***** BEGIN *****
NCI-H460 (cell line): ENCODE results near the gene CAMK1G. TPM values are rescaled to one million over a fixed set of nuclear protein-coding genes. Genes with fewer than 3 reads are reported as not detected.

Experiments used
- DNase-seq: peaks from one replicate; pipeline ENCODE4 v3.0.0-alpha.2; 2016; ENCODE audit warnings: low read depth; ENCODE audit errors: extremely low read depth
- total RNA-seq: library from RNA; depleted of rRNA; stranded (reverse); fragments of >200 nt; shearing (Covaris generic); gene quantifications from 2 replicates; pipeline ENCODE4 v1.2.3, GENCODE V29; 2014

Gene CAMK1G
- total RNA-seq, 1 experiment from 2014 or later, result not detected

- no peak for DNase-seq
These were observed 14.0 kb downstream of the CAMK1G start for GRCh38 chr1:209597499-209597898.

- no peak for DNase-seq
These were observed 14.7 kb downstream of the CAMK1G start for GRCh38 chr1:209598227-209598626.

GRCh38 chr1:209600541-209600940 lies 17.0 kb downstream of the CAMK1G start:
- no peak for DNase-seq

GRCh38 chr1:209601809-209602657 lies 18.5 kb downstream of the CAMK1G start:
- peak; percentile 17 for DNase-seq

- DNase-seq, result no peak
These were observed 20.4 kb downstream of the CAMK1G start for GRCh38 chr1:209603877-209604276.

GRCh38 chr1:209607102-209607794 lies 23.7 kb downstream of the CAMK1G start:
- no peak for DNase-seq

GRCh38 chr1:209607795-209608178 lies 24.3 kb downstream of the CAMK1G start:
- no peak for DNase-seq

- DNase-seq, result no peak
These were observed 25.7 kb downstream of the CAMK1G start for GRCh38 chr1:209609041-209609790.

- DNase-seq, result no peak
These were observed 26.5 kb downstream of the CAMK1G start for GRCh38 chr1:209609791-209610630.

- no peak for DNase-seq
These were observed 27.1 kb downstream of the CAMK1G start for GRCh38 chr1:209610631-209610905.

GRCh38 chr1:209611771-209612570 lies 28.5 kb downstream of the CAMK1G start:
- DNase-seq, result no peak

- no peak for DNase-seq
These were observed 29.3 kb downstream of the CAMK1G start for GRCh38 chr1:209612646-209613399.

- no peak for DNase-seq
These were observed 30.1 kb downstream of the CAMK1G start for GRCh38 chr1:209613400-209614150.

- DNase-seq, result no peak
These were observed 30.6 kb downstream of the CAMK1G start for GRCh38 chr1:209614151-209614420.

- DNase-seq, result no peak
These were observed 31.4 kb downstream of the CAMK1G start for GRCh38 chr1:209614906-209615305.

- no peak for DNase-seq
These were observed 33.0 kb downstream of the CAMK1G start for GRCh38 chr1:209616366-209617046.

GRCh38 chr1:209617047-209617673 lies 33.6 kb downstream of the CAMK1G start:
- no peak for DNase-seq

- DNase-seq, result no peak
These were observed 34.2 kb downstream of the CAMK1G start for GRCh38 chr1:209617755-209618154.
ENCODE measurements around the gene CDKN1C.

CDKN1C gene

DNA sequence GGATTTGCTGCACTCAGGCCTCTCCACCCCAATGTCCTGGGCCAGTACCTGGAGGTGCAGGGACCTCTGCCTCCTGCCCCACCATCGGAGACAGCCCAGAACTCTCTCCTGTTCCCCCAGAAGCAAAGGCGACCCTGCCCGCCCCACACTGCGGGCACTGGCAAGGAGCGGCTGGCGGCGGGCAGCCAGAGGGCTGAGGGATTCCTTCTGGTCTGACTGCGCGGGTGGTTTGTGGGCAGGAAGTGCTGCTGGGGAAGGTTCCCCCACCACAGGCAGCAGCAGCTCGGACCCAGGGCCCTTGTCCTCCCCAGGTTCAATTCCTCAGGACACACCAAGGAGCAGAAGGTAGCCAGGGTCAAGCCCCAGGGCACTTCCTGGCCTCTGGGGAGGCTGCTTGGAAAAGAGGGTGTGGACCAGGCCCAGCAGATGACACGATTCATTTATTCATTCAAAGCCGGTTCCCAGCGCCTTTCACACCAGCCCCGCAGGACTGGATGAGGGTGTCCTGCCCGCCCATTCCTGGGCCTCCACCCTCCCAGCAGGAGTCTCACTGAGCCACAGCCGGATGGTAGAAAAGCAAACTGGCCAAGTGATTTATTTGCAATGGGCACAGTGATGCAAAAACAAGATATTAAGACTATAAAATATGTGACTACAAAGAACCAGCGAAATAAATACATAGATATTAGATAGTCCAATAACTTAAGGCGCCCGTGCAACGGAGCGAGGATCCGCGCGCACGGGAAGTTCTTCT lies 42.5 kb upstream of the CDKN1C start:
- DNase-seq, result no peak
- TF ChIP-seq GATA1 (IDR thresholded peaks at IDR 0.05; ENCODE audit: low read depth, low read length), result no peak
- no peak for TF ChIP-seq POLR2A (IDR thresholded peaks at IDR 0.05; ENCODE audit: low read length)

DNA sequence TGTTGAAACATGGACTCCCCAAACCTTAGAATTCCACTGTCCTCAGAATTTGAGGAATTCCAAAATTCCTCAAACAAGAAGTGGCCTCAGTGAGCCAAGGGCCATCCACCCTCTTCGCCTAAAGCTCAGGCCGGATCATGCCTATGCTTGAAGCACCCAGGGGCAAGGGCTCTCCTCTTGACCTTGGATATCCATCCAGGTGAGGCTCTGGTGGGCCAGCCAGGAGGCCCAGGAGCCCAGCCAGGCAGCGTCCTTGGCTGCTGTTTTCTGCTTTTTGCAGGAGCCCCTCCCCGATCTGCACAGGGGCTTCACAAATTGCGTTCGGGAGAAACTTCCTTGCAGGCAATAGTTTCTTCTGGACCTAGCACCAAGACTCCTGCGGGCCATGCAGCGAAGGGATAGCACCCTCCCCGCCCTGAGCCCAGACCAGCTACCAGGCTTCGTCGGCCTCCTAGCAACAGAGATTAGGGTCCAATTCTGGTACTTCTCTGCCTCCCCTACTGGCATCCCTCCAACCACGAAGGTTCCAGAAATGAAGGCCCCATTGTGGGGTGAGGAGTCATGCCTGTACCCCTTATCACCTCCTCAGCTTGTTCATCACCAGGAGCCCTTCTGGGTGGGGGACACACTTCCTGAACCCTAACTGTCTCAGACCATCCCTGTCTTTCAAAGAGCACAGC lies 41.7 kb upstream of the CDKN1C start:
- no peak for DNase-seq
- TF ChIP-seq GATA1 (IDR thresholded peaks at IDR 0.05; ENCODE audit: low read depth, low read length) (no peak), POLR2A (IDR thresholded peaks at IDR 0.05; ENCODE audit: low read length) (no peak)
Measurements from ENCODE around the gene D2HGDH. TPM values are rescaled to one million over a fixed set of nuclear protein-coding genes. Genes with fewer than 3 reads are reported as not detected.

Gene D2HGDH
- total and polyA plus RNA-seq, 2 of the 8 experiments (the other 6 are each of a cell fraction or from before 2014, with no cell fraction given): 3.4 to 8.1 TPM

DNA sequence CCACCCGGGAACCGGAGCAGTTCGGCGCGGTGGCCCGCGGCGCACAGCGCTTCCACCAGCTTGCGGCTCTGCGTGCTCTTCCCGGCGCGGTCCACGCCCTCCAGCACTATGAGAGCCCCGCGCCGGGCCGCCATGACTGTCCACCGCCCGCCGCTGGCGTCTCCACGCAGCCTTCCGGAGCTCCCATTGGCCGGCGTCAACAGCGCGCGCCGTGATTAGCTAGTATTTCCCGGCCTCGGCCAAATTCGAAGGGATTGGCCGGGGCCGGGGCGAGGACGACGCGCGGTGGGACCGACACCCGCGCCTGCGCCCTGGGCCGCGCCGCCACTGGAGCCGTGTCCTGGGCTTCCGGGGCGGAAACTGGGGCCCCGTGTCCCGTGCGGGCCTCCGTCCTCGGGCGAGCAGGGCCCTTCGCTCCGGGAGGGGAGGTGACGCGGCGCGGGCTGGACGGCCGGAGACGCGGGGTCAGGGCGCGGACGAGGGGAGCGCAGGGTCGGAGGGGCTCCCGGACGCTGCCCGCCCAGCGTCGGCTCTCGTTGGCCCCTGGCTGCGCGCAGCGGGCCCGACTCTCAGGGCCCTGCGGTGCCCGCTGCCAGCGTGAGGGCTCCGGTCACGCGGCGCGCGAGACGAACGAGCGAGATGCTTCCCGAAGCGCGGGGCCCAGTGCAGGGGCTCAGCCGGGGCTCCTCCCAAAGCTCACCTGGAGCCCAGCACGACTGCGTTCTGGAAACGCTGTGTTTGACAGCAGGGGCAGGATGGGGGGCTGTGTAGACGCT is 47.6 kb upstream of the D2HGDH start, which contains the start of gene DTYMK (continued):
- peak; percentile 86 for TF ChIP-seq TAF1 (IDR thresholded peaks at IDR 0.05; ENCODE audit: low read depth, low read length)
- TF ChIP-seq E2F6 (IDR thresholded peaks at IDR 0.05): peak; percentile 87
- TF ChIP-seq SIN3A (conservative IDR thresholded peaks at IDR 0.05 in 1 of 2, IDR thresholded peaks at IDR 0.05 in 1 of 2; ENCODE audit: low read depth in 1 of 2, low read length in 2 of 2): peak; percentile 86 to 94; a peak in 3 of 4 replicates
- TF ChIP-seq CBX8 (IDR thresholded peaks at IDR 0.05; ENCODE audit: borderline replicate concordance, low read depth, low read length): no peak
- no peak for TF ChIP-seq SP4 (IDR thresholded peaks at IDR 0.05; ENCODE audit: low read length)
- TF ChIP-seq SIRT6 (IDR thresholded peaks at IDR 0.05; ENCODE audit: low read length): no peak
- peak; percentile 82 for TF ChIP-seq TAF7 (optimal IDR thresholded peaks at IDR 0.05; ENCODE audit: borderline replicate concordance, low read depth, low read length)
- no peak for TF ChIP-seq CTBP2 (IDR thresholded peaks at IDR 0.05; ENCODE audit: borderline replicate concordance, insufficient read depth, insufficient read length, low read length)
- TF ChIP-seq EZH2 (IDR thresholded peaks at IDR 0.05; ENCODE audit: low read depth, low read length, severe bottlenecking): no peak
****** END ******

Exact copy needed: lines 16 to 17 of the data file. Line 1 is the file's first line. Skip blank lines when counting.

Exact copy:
These were observed 20.4 kb downstream of the CAMK1G start for GRCh38 chr1:209603877-209604276.

GRCh38 chr1:209607102-209607794 lies 23.7 kb downstream of the CAMK1G start: